Do you have what it takes to be a Spartan?
Spartan Race comes to West Virginia on August 26-27, 2017 at the Summit Bechtel National Scout Reserve. The obstacle race attracts athletes of all ages and abilities who share a common passion: love of a challenge.
So you’ve signed up for your first Spartan – or you’re contemplating signing up. What should you expect? Expect to do a lot of climbing (ropes and walls), crawling (underneath barbed wire), and carrying (sandbags and logs).
Some of the obstacles can be really, really tough. But no worries – if you fail an obstacle, all you have to do is 30 burpees. (That’s that exercise in gym class that everyone hates.)
Spartan Races consist of 4 distances: Sprint (3+ miles, 20+ obstacles), Super (8+ miles, 25+ obstacles) Beast (12+ miles, 30+ obstacles) and the big bad Ultra Beast (26+ miles, 60+ obstacles). Which leaves one question: How in the world does anyone train for such a thing?
We chatted with Charleston resident Vivian Workman, a seasoned Spartan racer who grew up in Ansted, not too far from where the West Virginia Spartan Race is being held. She offered some training tips and recommendations on what to see or do while you’re in Wild, Wonderful West Virginia.
How many Spartan races have you completed?
6 – 3 Sprints, 2 Supers and 1 Beast
How do you train for the Spartan Race and where are some of your favorite places to train?
The severity of the terrain depends on the location of the race. I’ve encountered everything from rolling hills in Ohio to brutal climbs at Wintergreen (Virginia). I prefer to train utilizing our local trail races and parks and state forests. Races like Dirty Dog, Gristmill Grinder (some races are known for the “death march” and Gristmill is a good climb), Sticks and Stones and Kanawha Trace are good ones. Kanawha State Forest, Babcock State Park and even Little Creek (South Charleston) and Coonskin (Charleston) parks have similar terrain to the New River Gorge where Spartan is being held. Be prepared to crawl up and down creeks and get comfortable with steep ascents and descents.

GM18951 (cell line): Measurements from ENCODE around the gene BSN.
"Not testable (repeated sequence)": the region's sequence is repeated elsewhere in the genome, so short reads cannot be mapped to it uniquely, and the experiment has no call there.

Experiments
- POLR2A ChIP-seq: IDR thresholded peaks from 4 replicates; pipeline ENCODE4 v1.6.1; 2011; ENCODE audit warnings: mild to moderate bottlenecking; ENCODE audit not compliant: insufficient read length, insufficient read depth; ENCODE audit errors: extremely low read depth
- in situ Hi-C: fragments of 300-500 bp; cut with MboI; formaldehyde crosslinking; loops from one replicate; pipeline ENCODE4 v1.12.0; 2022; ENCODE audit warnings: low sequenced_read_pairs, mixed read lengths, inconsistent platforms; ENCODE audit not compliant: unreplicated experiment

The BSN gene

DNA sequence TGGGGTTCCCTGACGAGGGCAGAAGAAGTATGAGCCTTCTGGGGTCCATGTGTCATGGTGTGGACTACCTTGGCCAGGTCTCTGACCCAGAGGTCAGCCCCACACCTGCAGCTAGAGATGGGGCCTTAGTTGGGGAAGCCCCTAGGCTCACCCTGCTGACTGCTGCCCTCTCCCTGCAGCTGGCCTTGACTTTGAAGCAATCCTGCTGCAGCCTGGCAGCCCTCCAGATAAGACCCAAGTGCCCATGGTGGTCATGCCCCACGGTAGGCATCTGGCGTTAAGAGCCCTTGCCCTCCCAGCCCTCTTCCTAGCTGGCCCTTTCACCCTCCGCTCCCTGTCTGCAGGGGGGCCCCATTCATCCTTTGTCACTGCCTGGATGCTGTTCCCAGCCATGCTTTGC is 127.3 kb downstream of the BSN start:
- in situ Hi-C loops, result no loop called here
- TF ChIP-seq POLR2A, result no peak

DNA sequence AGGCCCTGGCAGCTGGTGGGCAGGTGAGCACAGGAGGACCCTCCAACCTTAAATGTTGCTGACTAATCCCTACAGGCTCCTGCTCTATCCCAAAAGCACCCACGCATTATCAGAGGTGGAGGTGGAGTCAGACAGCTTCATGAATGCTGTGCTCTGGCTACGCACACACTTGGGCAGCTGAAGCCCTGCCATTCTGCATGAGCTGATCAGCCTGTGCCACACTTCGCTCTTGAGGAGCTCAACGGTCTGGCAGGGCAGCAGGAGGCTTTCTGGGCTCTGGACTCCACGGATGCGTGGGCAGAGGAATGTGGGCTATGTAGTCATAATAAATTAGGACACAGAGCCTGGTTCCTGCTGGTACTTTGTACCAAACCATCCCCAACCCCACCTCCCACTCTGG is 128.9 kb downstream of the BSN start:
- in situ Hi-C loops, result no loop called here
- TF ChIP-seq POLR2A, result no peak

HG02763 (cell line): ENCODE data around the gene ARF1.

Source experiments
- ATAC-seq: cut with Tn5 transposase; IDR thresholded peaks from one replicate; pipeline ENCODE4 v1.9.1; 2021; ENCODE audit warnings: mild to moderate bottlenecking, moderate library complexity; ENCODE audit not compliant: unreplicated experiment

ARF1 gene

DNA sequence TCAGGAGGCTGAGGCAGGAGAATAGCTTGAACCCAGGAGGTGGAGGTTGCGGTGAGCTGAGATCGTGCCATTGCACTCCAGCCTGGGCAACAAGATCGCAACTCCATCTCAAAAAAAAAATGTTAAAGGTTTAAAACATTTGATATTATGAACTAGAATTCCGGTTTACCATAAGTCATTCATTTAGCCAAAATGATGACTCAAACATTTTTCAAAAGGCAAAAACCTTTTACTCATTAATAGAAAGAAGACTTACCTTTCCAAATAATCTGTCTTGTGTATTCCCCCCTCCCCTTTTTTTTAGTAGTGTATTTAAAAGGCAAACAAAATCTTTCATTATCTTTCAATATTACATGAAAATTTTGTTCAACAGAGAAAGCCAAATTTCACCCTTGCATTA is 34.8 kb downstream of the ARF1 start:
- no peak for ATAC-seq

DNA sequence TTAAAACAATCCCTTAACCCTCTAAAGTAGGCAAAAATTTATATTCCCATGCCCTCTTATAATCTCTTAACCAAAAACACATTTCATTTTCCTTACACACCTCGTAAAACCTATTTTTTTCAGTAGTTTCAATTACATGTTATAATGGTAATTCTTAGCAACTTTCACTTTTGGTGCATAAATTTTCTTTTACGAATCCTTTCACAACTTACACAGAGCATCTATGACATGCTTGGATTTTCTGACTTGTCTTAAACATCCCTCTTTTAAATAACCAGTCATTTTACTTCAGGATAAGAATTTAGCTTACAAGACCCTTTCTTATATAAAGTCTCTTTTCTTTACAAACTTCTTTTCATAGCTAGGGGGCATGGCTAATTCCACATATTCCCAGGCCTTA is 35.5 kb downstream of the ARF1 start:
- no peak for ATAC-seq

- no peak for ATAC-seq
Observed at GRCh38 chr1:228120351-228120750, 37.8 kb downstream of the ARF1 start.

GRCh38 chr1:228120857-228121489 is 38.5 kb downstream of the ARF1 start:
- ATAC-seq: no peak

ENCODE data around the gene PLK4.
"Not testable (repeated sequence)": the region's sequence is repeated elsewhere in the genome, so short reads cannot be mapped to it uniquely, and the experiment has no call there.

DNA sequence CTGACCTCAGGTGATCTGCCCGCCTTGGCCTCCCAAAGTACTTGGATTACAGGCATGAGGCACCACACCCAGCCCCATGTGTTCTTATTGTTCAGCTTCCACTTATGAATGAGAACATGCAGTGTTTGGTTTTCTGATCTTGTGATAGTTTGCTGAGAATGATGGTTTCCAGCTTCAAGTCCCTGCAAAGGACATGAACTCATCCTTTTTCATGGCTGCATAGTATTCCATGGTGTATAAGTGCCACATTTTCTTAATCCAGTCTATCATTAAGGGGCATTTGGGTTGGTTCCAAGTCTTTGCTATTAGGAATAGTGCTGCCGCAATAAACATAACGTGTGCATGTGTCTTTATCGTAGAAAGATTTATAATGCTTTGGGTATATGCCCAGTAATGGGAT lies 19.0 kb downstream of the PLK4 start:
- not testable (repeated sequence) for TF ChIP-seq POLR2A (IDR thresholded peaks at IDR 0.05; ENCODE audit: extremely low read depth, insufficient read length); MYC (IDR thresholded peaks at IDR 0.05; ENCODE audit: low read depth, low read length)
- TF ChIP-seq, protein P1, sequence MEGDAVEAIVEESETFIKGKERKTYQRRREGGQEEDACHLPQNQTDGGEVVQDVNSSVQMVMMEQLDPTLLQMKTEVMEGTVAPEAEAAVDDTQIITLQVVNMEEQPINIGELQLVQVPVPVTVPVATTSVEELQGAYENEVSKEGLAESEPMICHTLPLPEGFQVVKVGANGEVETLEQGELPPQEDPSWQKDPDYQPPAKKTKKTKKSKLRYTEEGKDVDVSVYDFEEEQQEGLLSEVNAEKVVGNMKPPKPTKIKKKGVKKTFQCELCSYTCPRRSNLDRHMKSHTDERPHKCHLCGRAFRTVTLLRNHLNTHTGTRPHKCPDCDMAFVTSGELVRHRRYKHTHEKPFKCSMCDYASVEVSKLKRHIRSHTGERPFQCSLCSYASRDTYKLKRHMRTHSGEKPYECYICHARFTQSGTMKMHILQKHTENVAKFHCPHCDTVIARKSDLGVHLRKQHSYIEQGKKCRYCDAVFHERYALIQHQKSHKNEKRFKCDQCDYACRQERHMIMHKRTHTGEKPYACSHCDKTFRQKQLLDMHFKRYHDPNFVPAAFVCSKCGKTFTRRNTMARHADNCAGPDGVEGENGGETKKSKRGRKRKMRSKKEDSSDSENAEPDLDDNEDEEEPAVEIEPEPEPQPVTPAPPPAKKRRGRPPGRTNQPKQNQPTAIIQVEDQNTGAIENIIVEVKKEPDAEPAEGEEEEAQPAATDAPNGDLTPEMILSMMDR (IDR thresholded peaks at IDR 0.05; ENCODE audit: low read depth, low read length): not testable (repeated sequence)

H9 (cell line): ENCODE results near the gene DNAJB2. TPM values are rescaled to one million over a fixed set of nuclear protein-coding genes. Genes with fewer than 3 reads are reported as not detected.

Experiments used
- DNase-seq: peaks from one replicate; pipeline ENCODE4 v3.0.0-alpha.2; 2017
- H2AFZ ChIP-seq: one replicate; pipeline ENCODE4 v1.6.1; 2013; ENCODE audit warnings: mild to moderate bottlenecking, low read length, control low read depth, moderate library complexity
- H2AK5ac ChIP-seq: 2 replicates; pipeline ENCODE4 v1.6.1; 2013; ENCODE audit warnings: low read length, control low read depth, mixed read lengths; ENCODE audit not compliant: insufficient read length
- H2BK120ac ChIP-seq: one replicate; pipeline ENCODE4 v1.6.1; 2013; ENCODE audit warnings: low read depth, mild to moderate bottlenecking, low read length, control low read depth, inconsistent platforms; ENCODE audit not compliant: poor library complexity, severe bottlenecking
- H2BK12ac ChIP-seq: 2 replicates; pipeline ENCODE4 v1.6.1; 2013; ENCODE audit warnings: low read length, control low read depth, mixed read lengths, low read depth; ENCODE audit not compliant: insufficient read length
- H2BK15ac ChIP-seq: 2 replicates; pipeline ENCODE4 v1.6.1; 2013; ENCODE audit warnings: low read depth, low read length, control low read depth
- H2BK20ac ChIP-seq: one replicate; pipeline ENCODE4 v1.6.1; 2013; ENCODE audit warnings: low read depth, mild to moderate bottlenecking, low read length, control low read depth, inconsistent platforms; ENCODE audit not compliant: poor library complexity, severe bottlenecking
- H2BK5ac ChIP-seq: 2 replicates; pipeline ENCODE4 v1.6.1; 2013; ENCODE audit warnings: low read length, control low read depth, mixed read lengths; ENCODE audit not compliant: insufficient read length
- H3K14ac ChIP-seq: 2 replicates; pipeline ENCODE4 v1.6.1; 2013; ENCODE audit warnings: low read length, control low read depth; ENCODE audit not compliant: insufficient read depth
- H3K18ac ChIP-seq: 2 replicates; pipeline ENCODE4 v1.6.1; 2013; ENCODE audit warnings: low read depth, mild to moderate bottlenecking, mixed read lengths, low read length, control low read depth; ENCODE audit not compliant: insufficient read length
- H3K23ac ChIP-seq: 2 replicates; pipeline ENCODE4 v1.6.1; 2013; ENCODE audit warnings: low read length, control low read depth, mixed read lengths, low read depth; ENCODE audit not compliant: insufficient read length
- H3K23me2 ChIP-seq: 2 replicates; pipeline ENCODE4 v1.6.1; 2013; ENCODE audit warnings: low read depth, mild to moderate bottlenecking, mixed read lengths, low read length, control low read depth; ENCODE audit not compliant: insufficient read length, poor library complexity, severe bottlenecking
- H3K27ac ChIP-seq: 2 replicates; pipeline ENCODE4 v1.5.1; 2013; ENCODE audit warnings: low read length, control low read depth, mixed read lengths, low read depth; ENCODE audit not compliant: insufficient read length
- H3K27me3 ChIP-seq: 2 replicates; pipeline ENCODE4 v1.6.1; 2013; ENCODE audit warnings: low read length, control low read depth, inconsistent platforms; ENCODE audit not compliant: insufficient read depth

For the obstacles I recommend lots of upper body work, monkey bar-type exercises (hang and move), squats, climbing … and did I mention burpees? The Charleston YMCA has a lot of functional fitness equipment … there’s also the eNeRGy Rock Gym in Charleston … even children’s playgrounds. CrossFit seems to be the favored exercise program of the elites but total body exercise and any bodyweight functional type program is the key.
Triathlons are also good in that they help with the mental fortitude (part of the challenge of Spartan is not knowing how long and what’s next). We have several in our area that are very beginner-friendly including Scenic Mountain (there’s a brutal hill climb on the bike and the second half of the run is uphill but it’s the Monongahela National Forest), St. Mary’s Tri in Huntington (easy) and the Great Greenbrier River Race. Expect to get wet from wading in puddles and the dunk walls. Embrace the suck. Most Spartans do not have swimming obstacles but you need to be over a fear of water as you will be falling or jumping in it. Fear of heights is another challenge that many obstacles address.
Many people will be visiting WV for the first time this August to compete in the Spartan Race. If you had a chance to play tour guide, what would you recommend they see and do?
Take advantage of all the outdoor activities – hiking, whitewater rafting, rock climbing, mountain biking. Be sure to visit the New River Gorge Bridge – it’s sort of the epicenter of the area. It’s always worth a visit to Canyon Rim Visitor Center and the gift shop across the road (they used to have phenomenal fudge). Go rafting or take a guided fishing tour – there are many great commercial outfitters in the area. You can also take scenic plane rides in the Gorge. Babcock is a bit off the beaten path but it has excellent trails.
For the more culturally inclined, nothing beats an outdoor performance at Theatre West Virginia in Grandview. The Exhibition Coal Mine is close by and the town of Thurmond is a must for history buffs. There’s lots of Civil War history in the area, too. Tamarack will have a lot of West Virginia artisans and there are some other great pottery shops in the area like New River Pottery near Babcock, and other local craftsmen. The Mystery Hole near Hawks Nest State Park is a quirky little roadside attraction.
There’s a great selection of local restaurants, like Pies & Pints, Dirty Ernie’s and Secret Sandwich Society. A hidden gem is the Country Thai Restaurant in Lansing – I’ve seen nothing but quality reviews. For the beer connoisseur, visit Bridge Brew Works and take advantage of their tasting room and growler fills.
Also, check out Pinheads in Oak Hill for bowling and craft beers. You can find live music usually on weekends at the rafting companies and there is probably some sort of festival going on in the surrounding communities.
What advice would you offer to first-time Spartan racers?
Be self-sufficient. There will be water on course but bring your own. And bring your own snacks, gels, etc., plus extra to share. (You make new friends that way!)
But most of all, just enjoy the race. Take your time, help others and ask for help when you need it. Challenge yourself. And learn to love burpees!
This post was last updated on October 18, 2017